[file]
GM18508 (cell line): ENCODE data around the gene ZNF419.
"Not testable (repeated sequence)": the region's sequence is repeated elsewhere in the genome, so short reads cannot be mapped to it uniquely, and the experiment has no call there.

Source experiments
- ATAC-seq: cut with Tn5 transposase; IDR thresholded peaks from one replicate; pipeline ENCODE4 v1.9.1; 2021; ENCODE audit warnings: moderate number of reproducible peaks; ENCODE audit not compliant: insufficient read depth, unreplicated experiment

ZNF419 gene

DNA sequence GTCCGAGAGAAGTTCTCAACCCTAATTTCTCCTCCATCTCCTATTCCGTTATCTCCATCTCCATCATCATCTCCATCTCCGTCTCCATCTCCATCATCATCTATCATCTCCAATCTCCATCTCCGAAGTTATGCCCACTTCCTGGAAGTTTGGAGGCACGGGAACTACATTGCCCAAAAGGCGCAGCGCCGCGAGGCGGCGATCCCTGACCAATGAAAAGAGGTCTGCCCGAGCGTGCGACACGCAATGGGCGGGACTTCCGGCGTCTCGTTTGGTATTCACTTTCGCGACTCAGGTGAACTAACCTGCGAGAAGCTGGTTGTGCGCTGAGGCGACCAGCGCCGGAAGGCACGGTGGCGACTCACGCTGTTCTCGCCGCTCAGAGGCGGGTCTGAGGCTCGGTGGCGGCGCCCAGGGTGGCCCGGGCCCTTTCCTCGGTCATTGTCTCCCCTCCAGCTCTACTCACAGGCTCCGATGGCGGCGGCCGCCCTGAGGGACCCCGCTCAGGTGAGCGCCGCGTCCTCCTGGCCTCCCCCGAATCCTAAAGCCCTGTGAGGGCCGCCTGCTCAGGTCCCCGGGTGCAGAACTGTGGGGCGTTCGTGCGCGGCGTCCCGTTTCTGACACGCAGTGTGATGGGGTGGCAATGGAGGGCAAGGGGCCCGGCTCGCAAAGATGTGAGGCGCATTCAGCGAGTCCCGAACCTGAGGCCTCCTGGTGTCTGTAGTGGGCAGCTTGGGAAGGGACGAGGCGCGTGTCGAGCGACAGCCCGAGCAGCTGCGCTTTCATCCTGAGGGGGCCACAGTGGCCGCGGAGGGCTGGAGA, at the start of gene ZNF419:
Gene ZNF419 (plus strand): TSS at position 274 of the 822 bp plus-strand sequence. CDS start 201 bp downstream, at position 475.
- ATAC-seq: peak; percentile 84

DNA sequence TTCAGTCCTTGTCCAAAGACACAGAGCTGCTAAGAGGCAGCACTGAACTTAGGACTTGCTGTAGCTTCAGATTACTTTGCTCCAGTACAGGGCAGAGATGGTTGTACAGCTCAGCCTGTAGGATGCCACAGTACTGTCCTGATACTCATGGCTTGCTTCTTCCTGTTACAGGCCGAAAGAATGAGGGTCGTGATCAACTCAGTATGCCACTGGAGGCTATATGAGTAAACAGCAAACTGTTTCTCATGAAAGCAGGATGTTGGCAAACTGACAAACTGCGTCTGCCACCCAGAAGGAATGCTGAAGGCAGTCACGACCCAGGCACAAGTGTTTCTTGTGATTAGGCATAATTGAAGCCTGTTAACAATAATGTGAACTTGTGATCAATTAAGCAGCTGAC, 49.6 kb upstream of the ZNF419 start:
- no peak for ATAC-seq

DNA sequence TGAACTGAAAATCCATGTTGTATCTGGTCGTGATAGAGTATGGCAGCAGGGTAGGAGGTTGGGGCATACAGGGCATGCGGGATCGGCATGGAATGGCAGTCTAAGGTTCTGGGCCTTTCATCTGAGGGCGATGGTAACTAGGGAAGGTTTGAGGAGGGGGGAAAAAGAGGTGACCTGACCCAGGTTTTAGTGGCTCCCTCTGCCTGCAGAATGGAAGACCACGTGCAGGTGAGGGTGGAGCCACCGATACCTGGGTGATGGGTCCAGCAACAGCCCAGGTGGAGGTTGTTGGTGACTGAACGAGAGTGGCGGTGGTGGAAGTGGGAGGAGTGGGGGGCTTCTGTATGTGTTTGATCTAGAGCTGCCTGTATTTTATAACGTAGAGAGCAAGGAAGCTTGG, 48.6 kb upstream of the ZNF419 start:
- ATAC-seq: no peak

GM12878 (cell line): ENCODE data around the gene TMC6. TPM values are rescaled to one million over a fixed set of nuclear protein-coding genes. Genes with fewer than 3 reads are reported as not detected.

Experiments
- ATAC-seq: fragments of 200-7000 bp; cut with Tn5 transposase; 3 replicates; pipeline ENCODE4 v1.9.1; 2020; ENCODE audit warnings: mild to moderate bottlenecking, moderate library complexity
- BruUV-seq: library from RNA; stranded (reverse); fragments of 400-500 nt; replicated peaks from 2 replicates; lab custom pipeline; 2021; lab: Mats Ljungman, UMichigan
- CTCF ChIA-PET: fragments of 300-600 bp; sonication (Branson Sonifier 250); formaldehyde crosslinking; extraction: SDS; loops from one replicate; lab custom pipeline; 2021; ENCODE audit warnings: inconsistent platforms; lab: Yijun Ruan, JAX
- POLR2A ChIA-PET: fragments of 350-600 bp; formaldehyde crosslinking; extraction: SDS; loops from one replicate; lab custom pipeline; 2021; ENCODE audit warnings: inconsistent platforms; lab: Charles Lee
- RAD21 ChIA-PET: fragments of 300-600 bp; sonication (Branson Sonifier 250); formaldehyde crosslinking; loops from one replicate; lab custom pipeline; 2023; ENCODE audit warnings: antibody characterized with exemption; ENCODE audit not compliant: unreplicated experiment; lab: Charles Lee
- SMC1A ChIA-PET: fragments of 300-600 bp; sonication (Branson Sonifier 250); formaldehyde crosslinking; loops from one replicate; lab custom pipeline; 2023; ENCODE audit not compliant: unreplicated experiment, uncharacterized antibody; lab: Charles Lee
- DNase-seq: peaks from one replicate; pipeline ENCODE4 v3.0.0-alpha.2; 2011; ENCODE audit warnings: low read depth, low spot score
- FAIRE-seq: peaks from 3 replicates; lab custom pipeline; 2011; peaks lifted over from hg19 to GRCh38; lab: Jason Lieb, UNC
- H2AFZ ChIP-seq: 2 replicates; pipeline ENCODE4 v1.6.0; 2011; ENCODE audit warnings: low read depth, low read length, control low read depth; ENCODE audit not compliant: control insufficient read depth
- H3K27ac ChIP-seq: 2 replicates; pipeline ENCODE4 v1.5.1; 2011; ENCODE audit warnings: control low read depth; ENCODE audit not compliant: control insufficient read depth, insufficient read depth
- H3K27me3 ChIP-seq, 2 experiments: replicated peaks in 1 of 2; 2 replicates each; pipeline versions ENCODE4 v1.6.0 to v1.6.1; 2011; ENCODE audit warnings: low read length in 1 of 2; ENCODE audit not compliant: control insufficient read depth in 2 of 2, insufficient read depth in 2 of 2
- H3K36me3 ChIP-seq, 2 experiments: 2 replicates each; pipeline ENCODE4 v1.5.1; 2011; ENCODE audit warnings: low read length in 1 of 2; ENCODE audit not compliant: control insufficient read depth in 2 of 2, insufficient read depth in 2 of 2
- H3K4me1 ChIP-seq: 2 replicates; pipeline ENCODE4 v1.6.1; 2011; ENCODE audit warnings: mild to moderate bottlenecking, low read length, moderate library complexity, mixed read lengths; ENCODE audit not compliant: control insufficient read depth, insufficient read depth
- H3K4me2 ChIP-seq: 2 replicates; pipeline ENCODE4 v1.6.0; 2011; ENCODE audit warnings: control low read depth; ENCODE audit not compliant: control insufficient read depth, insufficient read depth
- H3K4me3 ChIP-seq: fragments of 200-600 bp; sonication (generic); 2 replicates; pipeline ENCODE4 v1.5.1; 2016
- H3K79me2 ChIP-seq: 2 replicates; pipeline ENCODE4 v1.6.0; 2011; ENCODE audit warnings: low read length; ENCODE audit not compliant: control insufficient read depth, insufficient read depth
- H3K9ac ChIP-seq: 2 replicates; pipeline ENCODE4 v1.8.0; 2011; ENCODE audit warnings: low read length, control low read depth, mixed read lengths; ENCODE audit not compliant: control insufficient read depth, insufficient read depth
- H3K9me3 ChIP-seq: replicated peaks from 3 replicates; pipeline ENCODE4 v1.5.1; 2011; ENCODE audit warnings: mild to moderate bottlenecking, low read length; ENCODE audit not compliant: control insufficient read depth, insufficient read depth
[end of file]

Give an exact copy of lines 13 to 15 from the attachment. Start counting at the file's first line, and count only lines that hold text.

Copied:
GM12878 (cell line): ENCODE data around the gene TMC6. TPM values are rescaled to one million over a fixed set of nuclear protein-coding genes. Genes with fewer than 3 reads are reported as not detected.

Experiments
- ATAC-seq: fragments of 200-7000 bp; cut with Tn5 transposase; 3 replicates; pipeline ENCODE4 v1.9.1; 2020; ENCODE audit warnings: mild to moderate bottlenecking, moderate library complexity